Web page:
Police warn of bad Apples that fell off the back of a truck after highway robbery

Driver and security guard tied up and 48 pallets stacked with Cupertino kit stolen


Northamptonshire Police in the UK have warned locals to be on the lookout for suspiciously well-priced Apple products after a literal highway robbery saw 48 pallets loaded with Cupertino kit stolen.

"The incident took place on the southbound slip road at Junction 18 of the M1, between 7.45pm and 8pm on Tuesday, November 10, when the lorry driver and security guard were targeted and tied up," says Northamptonshire Police's appeal for help solving the crime.

The appeal asks for help from anyone who has been offered "Apple products for sale in unusual circumstances, or who knows of anyone who is selling such items at low-cost prices."

You can also help if you were in the area and spotted something out of the ordinary at the time of the theft, or have dashcam footage from the area.

Places of interest include Eldon Close in the village of Crick, where police say the offenders transferred the trailer on to a waiting truck "and drove off leaving the lorry driver and security guard behind."

The truck used was found in Lutterworth, Leicestershire, just 12km to the North.

The Register used Google Maps to check out the location of the heist and couldn't help but notice that tech distributor Ingram Micro has a facility nearby and that Eldon Close is home to other logistics facilities.

Your humble hack suggests the Apple bandits were well aware of both factoids, targeted a shipment on its way to or from Ingram, and pulled into another logistics facility to swap loads while carrying on as if they absolutely had the right to be there.

And then they were gone.

Anyone with information is asked to call Northamptonshire Police on 101 quoting reference number 20000595599. Calling Crimestoppers on 0800 555111 is another, anonymous, reporting option. ®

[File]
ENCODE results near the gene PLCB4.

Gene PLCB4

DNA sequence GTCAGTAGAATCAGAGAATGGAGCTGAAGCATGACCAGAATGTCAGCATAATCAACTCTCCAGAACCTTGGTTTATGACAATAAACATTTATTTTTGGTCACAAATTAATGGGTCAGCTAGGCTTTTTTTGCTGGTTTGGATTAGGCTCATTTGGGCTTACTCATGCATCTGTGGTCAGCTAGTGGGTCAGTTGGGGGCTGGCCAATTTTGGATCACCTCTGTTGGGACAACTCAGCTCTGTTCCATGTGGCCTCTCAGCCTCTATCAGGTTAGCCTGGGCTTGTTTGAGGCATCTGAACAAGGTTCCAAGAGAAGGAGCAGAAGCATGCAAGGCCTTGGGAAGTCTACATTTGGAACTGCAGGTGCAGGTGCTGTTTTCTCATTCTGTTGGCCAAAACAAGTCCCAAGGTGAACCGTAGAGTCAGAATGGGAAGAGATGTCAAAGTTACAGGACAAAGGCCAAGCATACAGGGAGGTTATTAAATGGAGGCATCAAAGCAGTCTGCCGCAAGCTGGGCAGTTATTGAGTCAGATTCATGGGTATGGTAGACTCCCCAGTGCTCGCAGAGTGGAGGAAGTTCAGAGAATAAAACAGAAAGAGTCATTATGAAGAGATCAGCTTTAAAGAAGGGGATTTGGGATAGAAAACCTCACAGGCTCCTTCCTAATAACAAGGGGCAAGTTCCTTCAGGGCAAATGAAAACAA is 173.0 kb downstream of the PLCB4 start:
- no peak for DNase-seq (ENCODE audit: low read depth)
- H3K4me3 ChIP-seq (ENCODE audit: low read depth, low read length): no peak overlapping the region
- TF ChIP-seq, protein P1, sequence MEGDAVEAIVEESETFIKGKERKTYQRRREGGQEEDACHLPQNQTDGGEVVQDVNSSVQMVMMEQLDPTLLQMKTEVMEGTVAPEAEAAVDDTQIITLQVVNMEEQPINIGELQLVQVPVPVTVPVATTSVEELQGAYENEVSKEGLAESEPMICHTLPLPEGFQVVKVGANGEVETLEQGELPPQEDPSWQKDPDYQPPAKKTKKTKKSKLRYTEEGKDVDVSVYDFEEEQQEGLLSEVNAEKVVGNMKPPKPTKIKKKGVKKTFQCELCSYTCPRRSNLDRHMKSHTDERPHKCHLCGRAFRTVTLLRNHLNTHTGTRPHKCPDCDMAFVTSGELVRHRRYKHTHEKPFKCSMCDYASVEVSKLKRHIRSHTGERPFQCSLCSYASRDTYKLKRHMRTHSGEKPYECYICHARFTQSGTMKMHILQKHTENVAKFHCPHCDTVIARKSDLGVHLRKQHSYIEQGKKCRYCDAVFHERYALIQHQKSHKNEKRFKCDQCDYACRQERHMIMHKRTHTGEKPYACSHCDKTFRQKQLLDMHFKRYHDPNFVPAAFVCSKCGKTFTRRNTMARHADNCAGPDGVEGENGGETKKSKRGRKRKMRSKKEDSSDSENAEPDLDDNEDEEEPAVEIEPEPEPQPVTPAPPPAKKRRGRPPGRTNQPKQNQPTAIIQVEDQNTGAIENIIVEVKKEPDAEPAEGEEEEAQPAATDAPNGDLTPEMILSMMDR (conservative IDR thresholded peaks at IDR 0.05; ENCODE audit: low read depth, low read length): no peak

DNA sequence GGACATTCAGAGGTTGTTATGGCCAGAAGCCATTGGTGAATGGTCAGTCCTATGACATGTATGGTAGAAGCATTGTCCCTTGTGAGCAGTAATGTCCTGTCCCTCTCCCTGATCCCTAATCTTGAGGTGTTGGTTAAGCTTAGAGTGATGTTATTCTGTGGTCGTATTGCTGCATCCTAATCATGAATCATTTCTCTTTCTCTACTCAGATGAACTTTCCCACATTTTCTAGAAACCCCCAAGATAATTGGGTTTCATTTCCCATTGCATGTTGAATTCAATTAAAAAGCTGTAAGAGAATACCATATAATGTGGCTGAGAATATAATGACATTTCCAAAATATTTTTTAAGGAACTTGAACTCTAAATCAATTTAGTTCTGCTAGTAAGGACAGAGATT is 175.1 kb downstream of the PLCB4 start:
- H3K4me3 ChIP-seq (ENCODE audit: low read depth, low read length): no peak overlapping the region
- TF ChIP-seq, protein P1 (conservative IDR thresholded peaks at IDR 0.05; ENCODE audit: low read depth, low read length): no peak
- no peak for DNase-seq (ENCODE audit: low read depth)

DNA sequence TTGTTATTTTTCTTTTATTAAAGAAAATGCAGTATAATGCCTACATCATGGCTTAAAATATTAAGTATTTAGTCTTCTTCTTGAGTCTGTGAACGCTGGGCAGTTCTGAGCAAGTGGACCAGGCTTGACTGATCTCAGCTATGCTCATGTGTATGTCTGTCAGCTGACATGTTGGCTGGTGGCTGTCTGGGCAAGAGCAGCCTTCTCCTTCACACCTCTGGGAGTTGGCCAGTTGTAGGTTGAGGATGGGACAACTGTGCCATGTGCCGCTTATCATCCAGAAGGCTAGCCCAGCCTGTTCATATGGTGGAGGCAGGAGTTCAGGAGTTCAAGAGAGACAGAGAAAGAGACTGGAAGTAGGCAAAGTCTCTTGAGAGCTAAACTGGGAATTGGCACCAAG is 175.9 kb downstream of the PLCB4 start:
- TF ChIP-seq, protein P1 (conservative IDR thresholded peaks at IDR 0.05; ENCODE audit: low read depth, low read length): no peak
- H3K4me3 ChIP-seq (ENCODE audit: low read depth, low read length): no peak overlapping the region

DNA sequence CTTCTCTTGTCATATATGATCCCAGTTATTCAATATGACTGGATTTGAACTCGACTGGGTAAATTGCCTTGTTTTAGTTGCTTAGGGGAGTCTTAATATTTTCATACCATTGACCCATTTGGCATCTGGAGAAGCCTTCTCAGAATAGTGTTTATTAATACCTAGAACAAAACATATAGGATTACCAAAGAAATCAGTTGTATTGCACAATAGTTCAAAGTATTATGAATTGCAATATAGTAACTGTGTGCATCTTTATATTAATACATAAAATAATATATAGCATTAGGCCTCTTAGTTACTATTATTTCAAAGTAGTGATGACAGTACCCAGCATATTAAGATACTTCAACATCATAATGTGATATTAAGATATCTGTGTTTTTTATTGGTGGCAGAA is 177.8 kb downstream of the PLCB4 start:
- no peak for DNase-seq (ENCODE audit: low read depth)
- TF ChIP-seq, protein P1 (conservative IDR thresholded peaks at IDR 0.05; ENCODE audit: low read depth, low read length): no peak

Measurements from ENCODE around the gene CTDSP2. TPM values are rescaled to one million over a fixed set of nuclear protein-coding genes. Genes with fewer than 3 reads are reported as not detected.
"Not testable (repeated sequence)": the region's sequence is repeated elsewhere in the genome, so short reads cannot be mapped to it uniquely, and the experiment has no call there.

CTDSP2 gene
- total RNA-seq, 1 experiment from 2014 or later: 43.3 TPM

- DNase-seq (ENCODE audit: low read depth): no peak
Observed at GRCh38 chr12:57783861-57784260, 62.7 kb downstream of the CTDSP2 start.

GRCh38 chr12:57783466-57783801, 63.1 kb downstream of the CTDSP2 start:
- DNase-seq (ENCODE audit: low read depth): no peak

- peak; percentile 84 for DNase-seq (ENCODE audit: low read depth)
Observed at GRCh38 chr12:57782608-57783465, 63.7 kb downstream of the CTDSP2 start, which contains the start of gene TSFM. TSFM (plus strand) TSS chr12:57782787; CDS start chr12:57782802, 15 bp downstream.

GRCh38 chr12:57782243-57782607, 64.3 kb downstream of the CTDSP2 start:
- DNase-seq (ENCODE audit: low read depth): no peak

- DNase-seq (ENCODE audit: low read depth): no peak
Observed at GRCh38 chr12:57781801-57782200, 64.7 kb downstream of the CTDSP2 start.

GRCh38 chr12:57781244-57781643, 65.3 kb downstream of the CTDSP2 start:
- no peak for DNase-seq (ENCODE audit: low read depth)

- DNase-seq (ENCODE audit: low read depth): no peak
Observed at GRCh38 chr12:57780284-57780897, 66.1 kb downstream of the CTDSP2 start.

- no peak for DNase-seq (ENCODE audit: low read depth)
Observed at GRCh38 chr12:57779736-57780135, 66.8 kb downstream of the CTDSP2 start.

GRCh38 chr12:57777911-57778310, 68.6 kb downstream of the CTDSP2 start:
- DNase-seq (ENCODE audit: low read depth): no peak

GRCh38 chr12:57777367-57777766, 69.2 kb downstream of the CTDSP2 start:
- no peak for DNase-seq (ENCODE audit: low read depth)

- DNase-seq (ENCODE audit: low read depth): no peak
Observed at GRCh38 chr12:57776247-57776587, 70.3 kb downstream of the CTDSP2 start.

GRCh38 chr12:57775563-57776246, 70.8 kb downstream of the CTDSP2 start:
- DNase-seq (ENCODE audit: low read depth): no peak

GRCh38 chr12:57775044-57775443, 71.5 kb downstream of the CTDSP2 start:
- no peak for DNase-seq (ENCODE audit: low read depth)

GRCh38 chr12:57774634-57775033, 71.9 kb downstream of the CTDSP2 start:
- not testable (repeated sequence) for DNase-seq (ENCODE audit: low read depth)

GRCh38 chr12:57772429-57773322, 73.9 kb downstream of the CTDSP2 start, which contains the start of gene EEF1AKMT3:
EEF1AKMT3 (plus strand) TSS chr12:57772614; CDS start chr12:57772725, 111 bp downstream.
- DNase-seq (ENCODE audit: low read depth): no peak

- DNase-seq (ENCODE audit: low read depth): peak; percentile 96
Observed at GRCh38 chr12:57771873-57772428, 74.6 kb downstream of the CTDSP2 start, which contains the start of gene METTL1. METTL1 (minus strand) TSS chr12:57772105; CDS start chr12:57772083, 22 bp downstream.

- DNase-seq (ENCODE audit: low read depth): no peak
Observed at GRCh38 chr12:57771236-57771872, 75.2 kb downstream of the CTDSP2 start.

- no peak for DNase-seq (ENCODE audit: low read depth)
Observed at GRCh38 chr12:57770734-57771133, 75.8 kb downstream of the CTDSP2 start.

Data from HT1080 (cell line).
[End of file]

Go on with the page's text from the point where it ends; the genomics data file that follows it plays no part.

Similar topics


Other stories you might like

  • Experts: AI should be recognized as inventors in patent law
    Plus: Police release deepfake of murdered teen in cold case, and more

    In-brief Governments around the world should pass intellectual property laws that grant rights to AI systems, two academics at the University of New South Wales in Australia argued.

    Alexandra George, and Toby Walsh, professors of law and AI, respectively, believe failing to recognize machines as inventors could have long-lasting impacts on economies and societies. 

    "If courts and governments decide that AI-made inventions cannot be patented, the implications could be huge," they wrote in a comment article published in Nature. "Funders and businesses would be less incentivized to pursue useful research using AI inventors when a return on their investment could be limited. Society could miss out on the development of worthwhile and life-saving inventions."

    Continue reading
  • Declassified and released: More secret files on US govt's emergency doomsday powers
    Nuke incoming? Quick break out the plans for rationing, censorship, property seizures, and more

    More papers describing the orders and messages the US President can issue in the event of apocalyptic crises, such as a devastating nuclear attack, have been declassified and released for all to see.

    These government files are part of a larger collection of records that discuss the nature, reach, and use of secret Presidential Emergency Action Documents: these are executive orders, announcements, and statements to Congress that are all ready to sign and send out as soon as a doomsday scenario occurs. PEADs are supposed to give America's commander-in-chief immediate extraordinary powers to overcome extraordinary events.

    PEADs have never been declassified or revealed before. They remain hush-hush, and their exact details are not publicly known.

    Continue reading
  • Stolen university credentials up for sale by Russian crooks, FBI warns
    Forget dark-web souks, thousands of these are already being traded on public bazaars

    Russian crooks are selling network credentials and virtual private network access for a "multitude" of US universities and colleges on criminal marketplaces, according to the FBI.

    According to a warning issued on Thursday, these stolen credentials sell for thousands of dollars on both dark web and public internet forums, and could lead to subsequent cyberattacks against individual employees or the schools themselves.

    "The exposure of usernames and passwords can lead to brute force credential stuffing computer network attacks, whereby attackers attempt logins across various internet sites or exploit them for subsequent cyber attacks as criminal actors take advantage of users recycling the same credentials across multiple accounts, internet sites, and services," the Feds' alert [PDF] said.

    Continue reading

Biting the hand that feeds IT © 1998–2022